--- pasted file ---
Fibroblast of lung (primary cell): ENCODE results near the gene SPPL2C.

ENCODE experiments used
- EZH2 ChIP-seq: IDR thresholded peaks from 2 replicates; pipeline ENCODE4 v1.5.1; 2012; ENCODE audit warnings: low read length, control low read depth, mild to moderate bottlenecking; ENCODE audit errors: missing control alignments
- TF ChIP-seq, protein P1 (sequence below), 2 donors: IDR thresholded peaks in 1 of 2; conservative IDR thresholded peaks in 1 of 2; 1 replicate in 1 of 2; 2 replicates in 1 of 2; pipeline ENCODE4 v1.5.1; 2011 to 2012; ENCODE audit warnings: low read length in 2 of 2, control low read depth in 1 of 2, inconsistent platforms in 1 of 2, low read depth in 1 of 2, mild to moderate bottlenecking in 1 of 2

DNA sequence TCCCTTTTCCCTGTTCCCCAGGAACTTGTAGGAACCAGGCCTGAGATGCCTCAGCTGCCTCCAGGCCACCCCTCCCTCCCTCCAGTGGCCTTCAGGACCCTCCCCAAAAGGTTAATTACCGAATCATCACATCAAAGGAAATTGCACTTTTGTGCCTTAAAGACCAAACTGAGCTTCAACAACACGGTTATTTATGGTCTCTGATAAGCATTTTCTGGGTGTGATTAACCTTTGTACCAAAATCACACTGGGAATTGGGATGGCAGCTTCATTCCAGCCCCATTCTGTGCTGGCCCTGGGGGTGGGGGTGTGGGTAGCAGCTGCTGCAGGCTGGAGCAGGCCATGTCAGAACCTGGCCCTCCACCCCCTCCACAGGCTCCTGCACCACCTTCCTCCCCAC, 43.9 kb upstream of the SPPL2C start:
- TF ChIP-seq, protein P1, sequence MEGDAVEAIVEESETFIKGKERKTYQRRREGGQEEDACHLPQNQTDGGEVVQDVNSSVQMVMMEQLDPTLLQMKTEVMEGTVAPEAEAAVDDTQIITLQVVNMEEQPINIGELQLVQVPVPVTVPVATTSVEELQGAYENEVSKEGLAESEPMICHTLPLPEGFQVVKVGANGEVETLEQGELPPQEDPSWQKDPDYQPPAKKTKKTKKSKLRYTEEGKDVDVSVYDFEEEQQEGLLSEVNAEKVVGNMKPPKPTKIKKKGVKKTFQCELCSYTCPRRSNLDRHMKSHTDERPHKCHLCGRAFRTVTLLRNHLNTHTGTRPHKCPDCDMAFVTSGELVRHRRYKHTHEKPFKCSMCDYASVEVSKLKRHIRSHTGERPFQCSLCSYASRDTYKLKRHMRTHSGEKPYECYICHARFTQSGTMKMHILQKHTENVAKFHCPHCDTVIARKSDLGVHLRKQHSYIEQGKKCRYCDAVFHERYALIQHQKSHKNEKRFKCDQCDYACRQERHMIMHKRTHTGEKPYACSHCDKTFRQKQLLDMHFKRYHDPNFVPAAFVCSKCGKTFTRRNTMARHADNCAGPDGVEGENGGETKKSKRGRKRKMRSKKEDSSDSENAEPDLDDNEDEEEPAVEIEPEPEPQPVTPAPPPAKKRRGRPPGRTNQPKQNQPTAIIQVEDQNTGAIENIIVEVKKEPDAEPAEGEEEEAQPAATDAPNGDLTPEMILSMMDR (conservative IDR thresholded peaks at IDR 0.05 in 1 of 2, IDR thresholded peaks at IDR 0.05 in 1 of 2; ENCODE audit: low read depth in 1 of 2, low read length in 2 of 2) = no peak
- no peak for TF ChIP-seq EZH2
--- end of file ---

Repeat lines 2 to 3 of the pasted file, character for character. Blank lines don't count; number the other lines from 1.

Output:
ENCODE experiments used
- EZH2 ChIP-seq: IDR thresholded peaks from 2 replicates; pipeline ENCODE4 v1.5.1; 2012; ENCODE audit warnings: low read length, control low read depth, mild to moderate bottlenecking; ENCODE audit errors: missing control alignments